The divided Mediterranean island of Cyprus is still hoping for reunification. Turkish troops occupied the northern areas in 1974, in response to a coup backed by Greece. Turkish and Greek Cypriot communities have been separated ever since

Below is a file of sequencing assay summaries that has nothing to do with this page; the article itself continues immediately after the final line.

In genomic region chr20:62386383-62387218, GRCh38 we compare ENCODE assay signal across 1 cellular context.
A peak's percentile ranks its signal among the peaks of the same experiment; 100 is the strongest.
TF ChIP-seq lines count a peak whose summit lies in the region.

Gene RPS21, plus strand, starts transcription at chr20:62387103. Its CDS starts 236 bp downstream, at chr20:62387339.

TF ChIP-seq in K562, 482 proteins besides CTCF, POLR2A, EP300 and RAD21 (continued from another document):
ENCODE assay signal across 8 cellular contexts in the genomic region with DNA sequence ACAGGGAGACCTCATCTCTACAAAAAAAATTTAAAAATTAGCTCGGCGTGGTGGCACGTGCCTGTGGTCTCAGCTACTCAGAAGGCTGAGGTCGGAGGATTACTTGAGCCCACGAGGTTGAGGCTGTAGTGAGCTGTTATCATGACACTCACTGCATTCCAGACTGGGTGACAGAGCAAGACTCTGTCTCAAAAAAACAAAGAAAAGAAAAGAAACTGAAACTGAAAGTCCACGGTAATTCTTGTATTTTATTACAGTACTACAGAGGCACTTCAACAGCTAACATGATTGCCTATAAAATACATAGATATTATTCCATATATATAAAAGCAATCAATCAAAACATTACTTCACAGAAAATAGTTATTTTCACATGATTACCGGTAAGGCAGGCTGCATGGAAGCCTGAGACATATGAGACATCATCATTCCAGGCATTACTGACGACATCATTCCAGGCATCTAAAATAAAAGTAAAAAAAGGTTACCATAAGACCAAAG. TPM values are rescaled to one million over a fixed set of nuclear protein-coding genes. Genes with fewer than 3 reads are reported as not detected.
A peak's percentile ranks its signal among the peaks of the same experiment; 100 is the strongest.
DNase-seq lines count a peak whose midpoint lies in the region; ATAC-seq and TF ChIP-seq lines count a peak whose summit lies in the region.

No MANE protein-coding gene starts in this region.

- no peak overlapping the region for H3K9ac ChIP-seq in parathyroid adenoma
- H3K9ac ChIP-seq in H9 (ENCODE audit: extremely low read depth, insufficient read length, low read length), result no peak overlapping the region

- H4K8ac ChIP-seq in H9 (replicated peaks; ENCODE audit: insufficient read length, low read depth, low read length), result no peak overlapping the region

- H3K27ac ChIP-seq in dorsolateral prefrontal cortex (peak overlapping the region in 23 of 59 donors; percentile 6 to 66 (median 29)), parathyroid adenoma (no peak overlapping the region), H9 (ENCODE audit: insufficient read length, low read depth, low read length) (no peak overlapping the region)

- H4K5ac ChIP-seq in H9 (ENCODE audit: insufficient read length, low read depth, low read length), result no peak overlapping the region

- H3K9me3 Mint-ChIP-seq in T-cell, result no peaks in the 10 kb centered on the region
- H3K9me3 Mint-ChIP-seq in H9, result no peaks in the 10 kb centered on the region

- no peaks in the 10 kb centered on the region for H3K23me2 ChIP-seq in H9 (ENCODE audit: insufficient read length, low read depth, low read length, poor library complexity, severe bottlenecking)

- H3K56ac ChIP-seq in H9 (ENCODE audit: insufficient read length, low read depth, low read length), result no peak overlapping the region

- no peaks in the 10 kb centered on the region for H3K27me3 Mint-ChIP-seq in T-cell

Today, the north of the Island is administered by a Turkish Cypriot government. The region declared its independence in 1983 -- but Turkey is the only country that recognizes Northern Cyprus as a sovereign state. The remaining two-thirds of the island has a Greek Cypriot government. Cyprus joined the European Union in 2004. Since the 1974 ceasefire, the Turkish and Greek sides of the island have been separated by a demilitarized zone, which is closely monitored by UN peacekeeping troops. The zone, known as the "Green Line," is approximately 180 km long, and stretches across the entire country from west to east. It divides villages and even the island’s capital city, Nicosia. Over the past decades, both Turkish- and Greek Cypriot communities have grown further apart; many on one side of the border viewing those on the other side with suspicion, even hostility. For this report, Katharina Willinger -- ARD's correspondent for Turkey and Cyprus -- travelled along the border, and met politically active Cypriots who are fighting for reunification, and those who find it difficult to forgive the events of the past.